TEL AVIV – Prime Minister Benjamin Netanyahu’s government has quietly continued a controversial practice of granting amnesty to terrorists as a gesture to help bolster Palestinian Authority President Mahmoud Abbas.
Last week, Israel pardoned 13 members of the Al Aqsa Martyrs Brigades, the declared military wing of Abbas’ Fatah organization.
According to information obtained by WND, seven of the pardoned gunmen were directly responsible for killing Israelis, while 11 of the 13 are accused of collaborating in attacks in which Israelis were murdered.
WND has learned that among those pardoned was Rabi Hamed, who was the deputy commander of the Al Aqsa Brigades in the West Bank city of Ramallah. Hamed served under the Brigades chief in Ramallah, Kame Ranem. Hamed directly carried out scores of shooting attacks against Israelis, according to both sources in Israel and in the Al Aqsa Martyrs Brigades.
Last week’s amnesty was the second round granted to Al Aqsa Martyrs Brigades terrorists since Netanyahu came to office. The Israeli leader is continuing the policy of pardoning Fatah gunmen, a policy first initiated by his predecessor, Ehud Olmert, in hopes of moderating Fatah and boosting Abbas against his Hamas rivals.
Many of the Brigades members pardoned by Olmert continued their involvement in anti-Israel terrorism after receiving amnesty.
Olmert granted hundreds of Brigades members temporary amnesty on condition they disarm, refrain from attacks and spend three months in PA detention facilities and another three months confined to the West Bank city in which they reside. If the terrorists completed their side of the deal, Olmert’s office would grant permanent amnesty, allowing them freedom of movement in the West Bank and taking them off Israel’s most wanted list of terrorists to ensure they are not arrested.
About 45 percent of the temporarily pardoned terrorists received permanent Israeli amnesty in coordination with Olmert’s office and Israel’s Shin Bet Security Services. Olmert granted the amnesty in spite of information dozens of terrorists granted full amnesty were later involved in attacks or foiled attacks.
Israel Defense Forces has arrested a number of pardoned Al Aqsa Brigades members carrying arms and planning terror attacks, according to security sources. In one instance, Brigades member Fadi Al-Kene was nabbed after he was caught smuggling explosives in the West Bank city of Nablus, the biblical Shechem. Al-Kene was carrying a small pistol at the time of his arrest.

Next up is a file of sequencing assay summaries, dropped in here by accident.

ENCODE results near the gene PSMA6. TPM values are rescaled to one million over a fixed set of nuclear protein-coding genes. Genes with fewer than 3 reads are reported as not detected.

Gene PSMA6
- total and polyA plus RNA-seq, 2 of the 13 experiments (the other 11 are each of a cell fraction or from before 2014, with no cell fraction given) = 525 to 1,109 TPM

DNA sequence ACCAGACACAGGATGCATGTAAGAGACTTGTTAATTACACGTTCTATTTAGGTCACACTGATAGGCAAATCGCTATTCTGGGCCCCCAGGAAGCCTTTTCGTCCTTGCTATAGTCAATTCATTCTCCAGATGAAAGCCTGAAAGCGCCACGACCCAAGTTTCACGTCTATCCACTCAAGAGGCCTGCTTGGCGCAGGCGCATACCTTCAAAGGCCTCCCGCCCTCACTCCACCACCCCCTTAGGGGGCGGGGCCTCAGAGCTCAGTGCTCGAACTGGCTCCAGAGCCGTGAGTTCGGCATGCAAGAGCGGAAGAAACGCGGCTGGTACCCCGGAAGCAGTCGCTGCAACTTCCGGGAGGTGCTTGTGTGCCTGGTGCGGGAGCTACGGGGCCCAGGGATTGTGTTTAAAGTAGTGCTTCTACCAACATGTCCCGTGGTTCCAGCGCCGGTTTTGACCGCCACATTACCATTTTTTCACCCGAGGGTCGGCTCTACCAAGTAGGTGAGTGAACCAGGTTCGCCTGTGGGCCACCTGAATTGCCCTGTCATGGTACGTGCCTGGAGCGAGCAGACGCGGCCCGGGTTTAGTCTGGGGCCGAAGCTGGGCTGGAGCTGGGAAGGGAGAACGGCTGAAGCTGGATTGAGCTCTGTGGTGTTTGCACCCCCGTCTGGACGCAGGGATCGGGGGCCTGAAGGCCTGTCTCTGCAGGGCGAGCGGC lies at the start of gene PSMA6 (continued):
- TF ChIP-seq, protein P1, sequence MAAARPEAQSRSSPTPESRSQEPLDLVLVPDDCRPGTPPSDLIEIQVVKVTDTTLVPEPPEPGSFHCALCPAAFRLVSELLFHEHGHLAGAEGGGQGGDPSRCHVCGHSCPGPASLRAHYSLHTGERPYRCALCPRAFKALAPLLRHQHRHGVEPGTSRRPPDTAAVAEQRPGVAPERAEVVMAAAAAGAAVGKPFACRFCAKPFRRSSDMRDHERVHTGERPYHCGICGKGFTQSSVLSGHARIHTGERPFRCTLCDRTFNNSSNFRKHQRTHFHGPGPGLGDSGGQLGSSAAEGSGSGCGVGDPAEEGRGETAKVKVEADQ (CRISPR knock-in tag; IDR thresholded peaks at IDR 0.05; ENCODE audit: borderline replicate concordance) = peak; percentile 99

WND previously quoted security sources stating Israel’s Shin Bet Security Services passed information to Abed al-Razeq El-Yehia, the PA’s minister of internal security, allegedly showing Brigades members granted amnesty have been communicating with Hezbollah, receiving instructions and funds from the Lebanese group.
Pardoned Brigades terrorists were also accused of involvement in multiple shootings against Israeli civilians. In September 2007, for example, three Israelis – two women and a man – were ambushed by Palestinian gunmen as they were driving between the West Bank Jewish communities of Karnei Shomron and Kidumim. According to Brigades sources, the attack was carried out by Brigades snipers.
Just after that attack, Brigades members, including those on Olmert’s amnesty list, carried out a series of attacks against the IDF, according to Brigades sources. The attacks included shootings and the lobbing of grenades at IDF patrols.
As WND reported, Israel captured an armed Al Aqsa Martyrs Brigades member who was smuggling bullets from Jenin to Nablus but let him go after it was determined he was on a list of wanted gunmen granted amnesty by Olmert.
The Al Aqsa Martyrs Brigades is classified as a terrorist organization by the State Department. The Brigades, together with Islamic Jihad, took responsibility for every suicide bombing in Israel in 2005, 2006 and 2007. The group is responsible for scores of deadly shootings.
Many Brigades members serve openly in the U.S.-funded militias of Fatah and the PA.